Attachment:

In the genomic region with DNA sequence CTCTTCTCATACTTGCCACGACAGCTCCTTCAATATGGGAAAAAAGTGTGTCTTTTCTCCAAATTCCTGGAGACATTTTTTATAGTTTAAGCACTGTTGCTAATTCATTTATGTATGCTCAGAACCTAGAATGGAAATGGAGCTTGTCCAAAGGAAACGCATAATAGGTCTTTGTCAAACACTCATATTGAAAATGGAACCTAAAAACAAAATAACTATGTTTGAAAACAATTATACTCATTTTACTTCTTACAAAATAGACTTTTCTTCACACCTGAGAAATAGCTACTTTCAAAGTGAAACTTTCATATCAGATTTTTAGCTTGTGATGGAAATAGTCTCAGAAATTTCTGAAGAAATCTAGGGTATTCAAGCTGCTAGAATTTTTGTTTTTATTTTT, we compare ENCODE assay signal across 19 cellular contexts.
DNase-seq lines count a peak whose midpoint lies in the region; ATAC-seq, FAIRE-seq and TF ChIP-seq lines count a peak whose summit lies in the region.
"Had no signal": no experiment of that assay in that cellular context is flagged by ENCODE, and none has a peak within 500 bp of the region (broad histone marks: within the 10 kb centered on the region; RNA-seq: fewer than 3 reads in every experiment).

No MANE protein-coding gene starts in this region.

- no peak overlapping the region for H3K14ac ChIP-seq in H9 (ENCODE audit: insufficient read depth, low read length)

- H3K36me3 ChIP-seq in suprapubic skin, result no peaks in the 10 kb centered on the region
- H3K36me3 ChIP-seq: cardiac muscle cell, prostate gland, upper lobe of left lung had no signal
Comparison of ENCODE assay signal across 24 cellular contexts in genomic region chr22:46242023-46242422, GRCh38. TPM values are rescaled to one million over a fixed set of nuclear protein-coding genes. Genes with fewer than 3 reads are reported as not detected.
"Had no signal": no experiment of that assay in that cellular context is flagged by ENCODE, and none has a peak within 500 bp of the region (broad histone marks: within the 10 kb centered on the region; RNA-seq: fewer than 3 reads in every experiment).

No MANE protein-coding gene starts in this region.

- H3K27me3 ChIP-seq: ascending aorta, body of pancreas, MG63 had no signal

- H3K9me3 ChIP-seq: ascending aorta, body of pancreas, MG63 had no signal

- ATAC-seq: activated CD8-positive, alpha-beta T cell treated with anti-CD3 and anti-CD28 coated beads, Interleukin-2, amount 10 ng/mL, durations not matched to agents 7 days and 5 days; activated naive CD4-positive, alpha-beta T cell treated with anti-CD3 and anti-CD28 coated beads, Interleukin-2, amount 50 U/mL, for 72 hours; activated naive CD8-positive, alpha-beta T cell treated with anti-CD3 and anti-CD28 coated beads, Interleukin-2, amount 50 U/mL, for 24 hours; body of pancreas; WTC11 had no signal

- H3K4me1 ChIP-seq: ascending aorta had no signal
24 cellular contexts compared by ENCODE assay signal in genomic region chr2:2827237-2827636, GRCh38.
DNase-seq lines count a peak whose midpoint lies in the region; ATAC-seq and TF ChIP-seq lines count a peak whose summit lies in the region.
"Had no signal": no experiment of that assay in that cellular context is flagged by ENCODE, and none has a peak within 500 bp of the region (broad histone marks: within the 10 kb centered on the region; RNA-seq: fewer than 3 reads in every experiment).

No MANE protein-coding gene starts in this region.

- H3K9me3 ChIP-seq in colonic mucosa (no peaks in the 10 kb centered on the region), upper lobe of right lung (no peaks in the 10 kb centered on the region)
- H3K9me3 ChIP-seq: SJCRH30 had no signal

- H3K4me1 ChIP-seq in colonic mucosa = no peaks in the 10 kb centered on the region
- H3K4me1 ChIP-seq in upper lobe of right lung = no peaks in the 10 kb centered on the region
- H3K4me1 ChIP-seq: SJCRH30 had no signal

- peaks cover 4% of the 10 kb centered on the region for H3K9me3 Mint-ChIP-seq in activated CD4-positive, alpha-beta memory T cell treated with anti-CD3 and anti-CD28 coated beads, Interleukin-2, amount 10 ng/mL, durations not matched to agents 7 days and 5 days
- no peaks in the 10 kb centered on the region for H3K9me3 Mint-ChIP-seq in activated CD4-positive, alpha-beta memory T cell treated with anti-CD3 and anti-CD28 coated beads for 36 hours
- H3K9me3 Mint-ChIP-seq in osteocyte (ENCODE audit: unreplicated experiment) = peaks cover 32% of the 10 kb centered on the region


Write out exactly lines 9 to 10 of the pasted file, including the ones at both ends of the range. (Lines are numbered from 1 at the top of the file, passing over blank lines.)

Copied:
"Had no signal": no experiment of that assay in that cellular context is flagged by ENCODE, and none has a peak within 500 bp of the region (broad histone marks: within the 10 kb centered on the region; RNA-seq: fewer than 3 reads in every experiment).

No MANE protein-coding gene starts in this region.